That qui – referring back to cantus – with the subjunctive down the line gives us a characteristic result clause. In other words, the nature of the thing referred to in the pronoun leads to a conclusion down the line. Chant is of such a nature that X results. In this text the conclusion is strengthened enormously by ideo, “therefore”. The Council Fathers weren’t fooling around. They wanted to make this forceful and clear by using a construction that emphasizes the character, the nature of chant, and then producing a conclusion, all using juridical language.
That phrase “ceteris paribus” is juridical and philosophical language. It is an ablative absolute which provides a statement of conditions contemporary with the time of the verb. It means, “other things being equal”, which is to say, “in normal circumstances” or “leaving aside the special situations”. For example, we might say that every four years, ceteris paribus, we have a leap-year and add an extra day to February. However, every 400 years we have to omit leap days. Thus, we say that, ceteris paribus, every four years there is a leap year, with a nod to those rare (from our perspective) times when there won’t be.
More on that point of rarity. When we read SC 116 “latinly”, it says that, barring something out of the ordinary, Gregorian chant is the first type of sacred music that is to be used in the Roman liturgy, because the Church claims and acknolwedges and declares Gregorian chant to have the “first place” among all legitimate types of sacred music. Just as when a father recognized a first-born son that son became the principle heir, to be preferred over even all other legitimate children, so to the Church places Gregorian chant in the first place over all other types of sacred liturgical music. At the same time, there are rare occasions when something other than Gregorian chant can be used.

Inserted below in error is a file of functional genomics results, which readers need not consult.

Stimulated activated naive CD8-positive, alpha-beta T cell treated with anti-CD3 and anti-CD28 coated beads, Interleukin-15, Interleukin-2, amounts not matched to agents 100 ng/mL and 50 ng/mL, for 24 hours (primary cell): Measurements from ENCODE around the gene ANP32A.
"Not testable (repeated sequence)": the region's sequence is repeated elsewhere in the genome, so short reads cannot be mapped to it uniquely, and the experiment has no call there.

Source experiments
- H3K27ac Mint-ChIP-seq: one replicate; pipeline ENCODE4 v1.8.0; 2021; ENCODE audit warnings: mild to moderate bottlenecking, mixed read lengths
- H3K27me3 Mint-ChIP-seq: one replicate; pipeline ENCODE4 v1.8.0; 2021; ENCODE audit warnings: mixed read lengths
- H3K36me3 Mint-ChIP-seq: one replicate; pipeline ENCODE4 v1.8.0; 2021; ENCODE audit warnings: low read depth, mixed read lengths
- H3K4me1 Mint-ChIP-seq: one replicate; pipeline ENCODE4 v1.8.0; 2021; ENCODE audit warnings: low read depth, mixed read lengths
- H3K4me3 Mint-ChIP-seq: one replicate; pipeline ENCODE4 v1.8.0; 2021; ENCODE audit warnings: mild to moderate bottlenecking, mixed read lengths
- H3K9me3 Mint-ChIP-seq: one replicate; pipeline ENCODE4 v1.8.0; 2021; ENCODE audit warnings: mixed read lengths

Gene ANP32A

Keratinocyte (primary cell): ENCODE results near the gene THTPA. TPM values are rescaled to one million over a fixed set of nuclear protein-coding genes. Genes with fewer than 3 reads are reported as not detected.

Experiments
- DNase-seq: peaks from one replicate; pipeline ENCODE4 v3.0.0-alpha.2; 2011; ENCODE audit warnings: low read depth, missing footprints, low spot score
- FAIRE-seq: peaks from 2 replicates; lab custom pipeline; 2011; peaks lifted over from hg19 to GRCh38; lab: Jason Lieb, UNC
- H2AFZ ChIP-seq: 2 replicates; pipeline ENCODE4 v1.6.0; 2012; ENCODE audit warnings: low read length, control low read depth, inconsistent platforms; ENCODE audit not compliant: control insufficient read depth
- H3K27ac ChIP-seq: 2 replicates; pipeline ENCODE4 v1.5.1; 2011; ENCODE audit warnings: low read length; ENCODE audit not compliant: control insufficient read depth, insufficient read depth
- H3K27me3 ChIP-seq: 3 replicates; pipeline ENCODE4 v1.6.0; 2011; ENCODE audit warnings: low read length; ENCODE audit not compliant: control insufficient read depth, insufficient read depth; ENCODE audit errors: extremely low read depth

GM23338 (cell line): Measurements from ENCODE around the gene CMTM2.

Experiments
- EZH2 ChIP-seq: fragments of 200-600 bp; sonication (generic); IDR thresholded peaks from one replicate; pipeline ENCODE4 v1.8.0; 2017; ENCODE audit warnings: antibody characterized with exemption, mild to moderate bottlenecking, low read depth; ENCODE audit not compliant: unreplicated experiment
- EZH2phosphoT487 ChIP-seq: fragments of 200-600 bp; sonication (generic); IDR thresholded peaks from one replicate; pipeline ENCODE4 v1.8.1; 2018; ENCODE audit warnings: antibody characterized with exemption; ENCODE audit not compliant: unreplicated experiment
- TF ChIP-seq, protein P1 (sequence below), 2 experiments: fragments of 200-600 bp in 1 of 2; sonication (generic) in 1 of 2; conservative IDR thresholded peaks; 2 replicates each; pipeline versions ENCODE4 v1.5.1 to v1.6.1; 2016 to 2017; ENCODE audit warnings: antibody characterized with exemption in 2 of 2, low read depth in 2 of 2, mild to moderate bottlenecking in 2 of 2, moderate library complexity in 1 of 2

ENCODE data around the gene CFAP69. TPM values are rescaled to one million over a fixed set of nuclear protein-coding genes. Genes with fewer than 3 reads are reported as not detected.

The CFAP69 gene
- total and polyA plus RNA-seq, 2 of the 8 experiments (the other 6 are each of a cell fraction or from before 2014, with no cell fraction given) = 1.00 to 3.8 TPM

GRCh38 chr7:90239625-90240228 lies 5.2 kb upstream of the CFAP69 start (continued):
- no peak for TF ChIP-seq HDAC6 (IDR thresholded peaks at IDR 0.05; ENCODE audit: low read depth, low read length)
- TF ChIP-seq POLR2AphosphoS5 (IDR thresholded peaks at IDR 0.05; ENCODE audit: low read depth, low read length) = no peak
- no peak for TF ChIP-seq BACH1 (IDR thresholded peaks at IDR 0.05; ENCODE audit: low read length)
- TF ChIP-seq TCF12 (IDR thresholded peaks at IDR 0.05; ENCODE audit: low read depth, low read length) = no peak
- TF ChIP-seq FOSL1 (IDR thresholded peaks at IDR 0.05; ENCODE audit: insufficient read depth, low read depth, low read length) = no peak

Let’s pry open SC 116 with a literal rendering:
The Church acknowledges Gregorian chant as characteristically belonging to the Roman liturgy, with the result that, therefore, other things being equal, in liturgical actions it (Gregorian chant) takes possession of the first place.
If you aren’t praying with Gregorian chant, 50 years after the Council, then you are 50 years out of step with the Council mandated in the strongest terms.
The Council Fathers in Sacrosanctum Concilium go on to talk about the use of other kinds of music and they provide a welcome flexibility. But none of those other provisions eliminates or supersede or mitigate what SC 116 says. In other words, we shouldn’t justify the use of Gregorian chant. The Church has done that for us. We have to justify the use of something other than Gregorian chant.
It is time to start asking what we are going to do about that. The upcoming Year of Faith seems like an auspicious moment to take stock of this and do something about it. Gregorian chant will foster greater continuity with how Catholic have worshiped over the centuries, it will bring us into harmony with a serious mandate of the Council Fathers, and it will bring a greater sense of the transcendent to our liturgical worship. The way we pray has a reciprocal relationship with what we believe. Gregorian chant is liturgy, not decoration. Using Gregorian chant will do something to our Catholic identity. This is an appropriate goal for the upcoming Year of Faith.